Classification of viable control architectures

I. Lampropoulos

Research output: Book/ReportReportAcademic

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The E-Price project focuses on maintaining a real-time power balance in the EU electricity network, in spite of (large) errors in the prediction of both electricity generation and load. Prediction errors increase both in size and in frequency, in parallel with the increasing penetration of less-predictable renewable energy technologies, energy market liberalisation and the more active involvement of producers and consumers. Present arrangements can no longer reliably and efficiently cope with this power imbalance. The E-Price project proposes a price-based control approach as a coherent methodological framework to ensure the feasibility, the reliability and the efficiency of the future European power system, to anticipate and to support market based operation and decentralized decision making. The underlying motivation of the project is to facilitate the integration of significant amounts of less-predictable renewable energy sources, to support market liberalization, avoid or reduce gaming/free-riding and to allow the active participation of small-size prosumers in grid-services (through aggregation), by introducing proper price-based incentives. The main objective of the first work package is to identify and define all relevant architectural, organisational, regulatory and economical constraints, features and specifications arising from the EU strategic goals and vision for its future power systems. All these aspects will be respected during the project execution. Although sharing the main strategic goals, national power grids in Europe currently exhibit rather significant diversity of employed solutions regarding market, operational and control architectures. Different operational, market, control and supporting ICT solutions are assessed and classified. Both currently employed solutions and the state-of-the-art approaches as presented in relevant scientific literature are considered. In the first chapter, the scope of this report, the relevance of this task to the E-Price project as well as the project approach is discussed. An overview of the operational layers which are relevant to price-based control architectures of electrical power systems is also included. Since the E-Price project outcomes will be directly oriented towards real-life implementations, the starting point consists of an investigation of current power systems. In chapter 2, current practices, with a special focus in the E.U., regarding operational, market, control and ICT architectures are described and classified. Special focus is given to the Dutch, Swiss and Italian systems, since these are the three countries where the E-Price consortium partners are mainly located, thus specific knowledge is available. Furthermore, with the objective to illustrate the opportunities, but also the challenges, related to price-based control architectures, the Dutch system will be considered as a reference within the E-Price project. For reasons which are explicitly stated in this report, the Dutch power system, in relation to its neighbouring cross-border connections, is considered ideal for a price-based control investigation. Still the outcomes of the E-Price project will be relevant for other national systems within Europe (and elsewhere). Chapter 3 discusses the vision for the future power system, and the efforts towards the creation of an Internal Energy Market (IEM) in Europe. The Smart Grid concept and relevant technologies are also presented. Chapter 4 provides a research overview on operational, market, control and ICT architectures. Following a survey on European Projects, the E-Price consortium identified relevant scientific work, and established a complementary position among other major European projects related to the above mentioned topics. Furthermore, a thorough literature study on relevant scientific research provided the E-Price consortium with knowledge on some fundamental limitations of non-centralised control structures (distributed and decentralised control) which are essential for the definition of tractable power system control structures, and the definition of supportive information and communication networks. The report ends with conclusions and recommendations for the execution of the E-Price project.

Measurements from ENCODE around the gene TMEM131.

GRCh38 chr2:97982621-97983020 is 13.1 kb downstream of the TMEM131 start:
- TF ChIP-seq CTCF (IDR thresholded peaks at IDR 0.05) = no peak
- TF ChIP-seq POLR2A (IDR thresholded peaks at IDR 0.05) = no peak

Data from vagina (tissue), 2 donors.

Original languageEnglish
Place of PublicationEindhoven
PublisherEindhoven University of Technology
Number of pages93
Publication statusPublished - 2010


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